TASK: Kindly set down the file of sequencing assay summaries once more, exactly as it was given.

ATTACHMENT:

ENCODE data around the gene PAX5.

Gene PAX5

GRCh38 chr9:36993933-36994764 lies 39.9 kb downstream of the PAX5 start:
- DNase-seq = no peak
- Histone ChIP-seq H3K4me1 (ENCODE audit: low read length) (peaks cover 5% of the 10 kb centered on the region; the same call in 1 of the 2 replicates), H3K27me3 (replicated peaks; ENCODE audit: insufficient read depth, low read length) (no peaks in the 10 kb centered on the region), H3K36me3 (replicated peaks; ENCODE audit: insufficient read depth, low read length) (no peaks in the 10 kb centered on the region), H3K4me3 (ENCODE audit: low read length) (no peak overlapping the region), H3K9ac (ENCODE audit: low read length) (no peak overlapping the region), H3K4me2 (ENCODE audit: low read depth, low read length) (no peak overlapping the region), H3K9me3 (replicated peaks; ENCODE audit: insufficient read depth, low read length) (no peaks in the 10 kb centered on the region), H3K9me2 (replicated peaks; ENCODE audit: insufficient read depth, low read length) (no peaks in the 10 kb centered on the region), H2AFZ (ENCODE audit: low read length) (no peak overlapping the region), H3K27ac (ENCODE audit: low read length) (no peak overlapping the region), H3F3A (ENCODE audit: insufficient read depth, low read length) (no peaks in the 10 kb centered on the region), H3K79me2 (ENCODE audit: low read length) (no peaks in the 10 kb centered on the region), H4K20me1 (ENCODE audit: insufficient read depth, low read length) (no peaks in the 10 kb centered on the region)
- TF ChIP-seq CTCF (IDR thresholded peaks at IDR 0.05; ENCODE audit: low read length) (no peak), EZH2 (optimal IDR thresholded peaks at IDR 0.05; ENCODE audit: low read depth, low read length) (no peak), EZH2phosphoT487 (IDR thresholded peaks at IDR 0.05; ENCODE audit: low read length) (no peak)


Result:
ENCODE data around the gene PAX5.

Gene PAX5

GRCh38 chr9:36993933-36994764 lies 39.9 kb downstream of the PAX5 start:
- DNase-seq = no peak
- Histone ChIP-seq H3K4me1 (ENCODE audit: low read length) (peaks cover 5% of the 10 kb centered on the region; the same call in 1 of the 2 replicates), H3K27me3 (replicated peaks; ENCODE audit: insufficient read depth, low read length) (no peaks in the 10 kb centered on the region), H3K36me3 (replicated peaks; ENCODE audit: insufficient read depth, low read length) (no peaks in the 10 kb centered on the region), H3K4me3 (ENCODE audit: low read length) (no peak overlapping the region), H3K9ac (ENCODE audit: low read length) (no peak overlapping the region), H3K4me2 (ENCODE audit: low read depth, low read length) (no peak overlapping the region), H3K9me3 (replicated peaks; ENCODE audit: insufficient read depth, low read length) (no peaks in the 10 kb centered on the region), H3K9me2 (replicated peaks; ENCODE audit: insufficient read depth, low read length) (no peaks in the 10 kb centered on the region), H2AFZ (ENCODE audit: low read length) (no peak overlapping the region), H3K27ac (ENCODE audit: low read length) (no peak overlapping the region), H3F3A (ENCODE audit: insufficient read depth, low read length) (no peaks in the 10 kb centered on the region), H3K79me2 (ENCODE audit: low read length) (no peaks in the 10 kb centered on the region), H4K20me1 (ENCODE audit: insufficient read depth, low read length) (no peaks in the 10 kb centered on the region)
- TF ChIP-seq CTCF (IDR thresholded peaks at IDR 0.05; ENCODE audit: low read length) (no peak), EZH2 (optimal IDR thresholded peaks at IDR 0.05; ENCODE audit: low read depth, low read length) (no peak), EZH2phosphoT487 (IDR thresholded peaks at IDR 0.05; ENCODE audit: low read length) (no peak)